Sudan Capital Hit by Multiple Airstrikes After Cease-Fire Fails to Hold.

Multiple airstrikes and heavy fighting rocked Sudan’s capital after a proposed cease-fire to halt days of clashes between the army and a paramilitary group failed to hold.
The attacks posed a fresh obstacle to regional leaders who’ve attempted to travel to Khartoum this week to help negotiate a truce between military head Abdel Fattah al-Burhan and Rapid Support Forces leader Mohamed Hamdan Dagalo. Clashes that erupted in the North African nation on April 15 have left more than 270 people dead and at least 2,600 others injured, according to the World Health Organization.
The army headquarters, the RSF’s offices and the densely populated Amarat area in Khartoum were targeted on Wednesday morning, with shelling continuing for several hours, residents said. Amged Farid, who served as an adviser to former Sudanese Prime Minister Abdalla Hamdok, said he heard jets flying overhead and very loud explosions “since the early hours of the morning.” 
The African Union and Intergovernmental Authority on Development, a regional bloc, have been trying to dispatch officials to Khartoum since Monday to mediate an end to the conflict that has shattered hopes of a return to civilian rule after a 2021 coup, and sparked fears of a full-blown civil war. Foreign diplomats have also tried to intervene, the latest efforts including talks between US Secretary of State Antony Blinken and Saudi Arabia’s foreign minister.
“There are more and more people trying to leave Khartoum, but it’s difficult, it’s dangerous and there are many checkpoints,” said Germain Mwehu, a spokesperson for the International Committee of the Red Cross. Many parts of the city had been left without water and hospitals were short-staffed and had limited supplies because the intense fighting made it difficult to move around, he said. 
Japan’s government is preparing to evacuate about 60 of its nationals, including embassy staff, who are currently in Sudan, Chief Cabinet Secretary Hirokazu Matsuno told reporters in Tokyo.
Medecins Sans Frontieres is facing challenges across the country, especially in Khartoum, Darfur and the states of North Kordofan and Gedaref, said Ghazali Babiker, the charity’s country representative.
“Our premises in Nyala, South Darfur, have been looted, including one of our warehouses,” he said. “In Khartoum, most teams are trapped by the ongoing heavy fighting and are unable to access warehouses to deliver vital medical supplies to hospitals. In Khartoum, even ambulances are being turned back. They are not being permitted to pass in order to retrieve the bodies of the dead from the streets, or to transport those who have been injured to hospital.”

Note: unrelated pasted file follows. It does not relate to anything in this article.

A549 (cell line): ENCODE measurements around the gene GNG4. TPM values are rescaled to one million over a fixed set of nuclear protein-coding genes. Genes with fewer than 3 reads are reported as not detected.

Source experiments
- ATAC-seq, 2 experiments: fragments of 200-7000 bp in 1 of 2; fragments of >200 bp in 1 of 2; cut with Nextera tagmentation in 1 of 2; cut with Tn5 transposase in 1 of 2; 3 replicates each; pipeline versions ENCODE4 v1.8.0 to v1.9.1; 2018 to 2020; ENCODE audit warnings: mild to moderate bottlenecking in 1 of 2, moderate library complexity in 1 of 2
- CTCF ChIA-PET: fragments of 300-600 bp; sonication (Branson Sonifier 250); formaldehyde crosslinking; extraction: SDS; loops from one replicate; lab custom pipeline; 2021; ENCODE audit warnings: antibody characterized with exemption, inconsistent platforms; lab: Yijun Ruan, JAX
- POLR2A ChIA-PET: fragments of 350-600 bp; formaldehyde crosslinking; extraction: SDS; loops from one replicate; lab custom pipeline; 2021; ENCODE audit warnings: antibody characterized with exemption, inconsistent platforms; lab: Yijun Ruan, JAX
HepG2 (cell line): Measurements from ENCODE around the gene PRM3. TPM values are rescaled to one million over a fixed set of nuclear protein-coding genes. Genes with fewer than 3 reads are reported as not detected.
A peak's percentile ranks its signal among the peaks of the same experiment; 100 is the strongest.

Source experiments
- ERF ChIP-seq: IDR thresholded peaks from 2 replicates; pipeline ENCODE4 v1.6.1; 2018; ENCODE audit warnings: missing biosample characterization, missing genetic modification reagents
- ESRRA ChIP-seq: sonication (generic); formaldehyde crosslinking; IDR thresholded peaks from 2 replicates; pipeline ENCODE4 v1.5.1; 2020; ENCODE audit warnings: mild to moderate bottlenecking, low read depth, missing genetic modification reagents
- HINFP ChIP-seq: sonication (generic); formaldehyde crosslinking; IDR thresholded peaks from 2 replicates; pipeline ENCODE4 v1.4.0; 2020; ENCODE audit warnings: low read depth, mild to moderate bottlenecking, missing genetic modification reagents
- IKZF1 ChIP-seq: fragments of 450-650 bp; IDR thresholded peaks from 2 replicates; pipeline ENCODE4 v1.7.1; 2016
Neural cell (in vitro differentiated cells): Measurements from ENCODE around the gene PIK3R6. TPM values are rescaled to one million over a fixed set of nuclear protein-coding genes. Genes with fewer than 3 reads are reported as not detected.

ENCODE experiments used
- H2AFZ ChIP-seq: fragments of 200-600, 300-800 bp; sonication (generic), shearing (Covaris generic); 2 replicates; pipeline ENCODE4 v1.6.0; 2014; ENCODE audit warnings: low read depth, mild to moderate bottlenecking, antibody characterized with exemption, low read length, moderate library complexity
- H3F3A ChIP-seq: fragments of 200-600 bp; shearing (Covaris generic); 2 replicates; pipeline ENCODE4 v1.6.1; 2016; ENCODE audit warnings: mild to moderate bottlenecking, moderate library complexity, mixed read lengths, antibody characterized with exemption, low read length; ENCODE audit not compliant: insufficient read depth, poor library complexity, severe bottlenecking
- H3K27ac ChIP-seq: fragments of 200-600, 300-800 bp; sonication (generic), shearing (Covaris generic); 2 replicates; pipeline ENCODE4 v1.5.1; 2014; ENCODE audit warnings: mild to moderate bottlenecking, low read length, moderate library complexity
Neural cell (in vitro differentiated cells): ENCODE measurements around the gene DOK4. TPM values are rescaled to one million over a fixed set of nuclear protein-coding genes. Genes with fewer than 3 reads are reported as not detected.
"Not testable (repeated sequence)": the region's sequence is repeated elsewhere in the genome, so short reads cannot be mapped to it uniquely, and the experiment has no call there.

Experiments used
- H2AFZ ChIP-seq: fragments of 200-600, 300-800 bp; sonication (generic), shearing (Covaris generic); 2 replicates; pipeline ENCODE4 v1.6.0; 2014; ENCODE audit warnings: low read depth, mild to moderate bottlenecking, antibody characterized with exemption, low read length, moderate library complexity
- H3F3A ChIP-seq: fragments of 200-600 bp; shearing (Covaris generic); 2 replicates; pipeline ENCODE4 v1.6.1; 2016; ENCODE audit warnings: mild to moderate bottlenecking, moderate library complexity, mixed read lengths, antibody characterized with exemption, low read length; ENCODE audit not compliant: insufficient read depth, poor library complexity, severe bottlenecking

With neither side appearing willing to back down, the conflict is likely to be protracted and runs the risk of drawing in neighboring countries, Verisk Maplecroft said in a research note this week.
The renewed fighting on Wednesday came in spite of attempts to introduce a 24-hour truce starting from 6 p.m. Sudan-time Tuesday. The army had given mixed signals over whether it would observe the truce, with one official accusing the RSF of mobilizing while requesting the pause.
In a Twitter posting, the RSF accused the army of violating the cease-fire, moving more troops and armed militia toward Khartoum and bombing heavily populated areas, hospitals, markets and power supply lines.
South Sudan’s acting Foreign Minister Deng Dau Deng said his nation’s oil exports, which flow through pipelines that traverse Sudan, haven’t been affected by the violence. The president of South Sudan, one of the eight IGAD members, will travel to Sudan when it’s safe to do so, he said. 
“The going of President Salva Kiir and the other leaders depended on a cease-fire,” Deng said by phone. “When we get a guarantee that the airport is safe and the leaders will be safe in Khartoum then we will advise the president to go.”
Any cessation of hostilities will almost certainly need to be driven by regional Arab powers, because of their interests in the country, said Jonas Horner, an independent analyst following Sudan.
“Worryingly, however, those with the greatest weight, Egypt and the UAE, have systematically empowered Sudanese Armed Forces and the RSF respectively, facilitating the political and military strengthening of both forces and resulting in the catastrophic levels of destruction across at least half a dozen Sudanese cities,” he said by phone.

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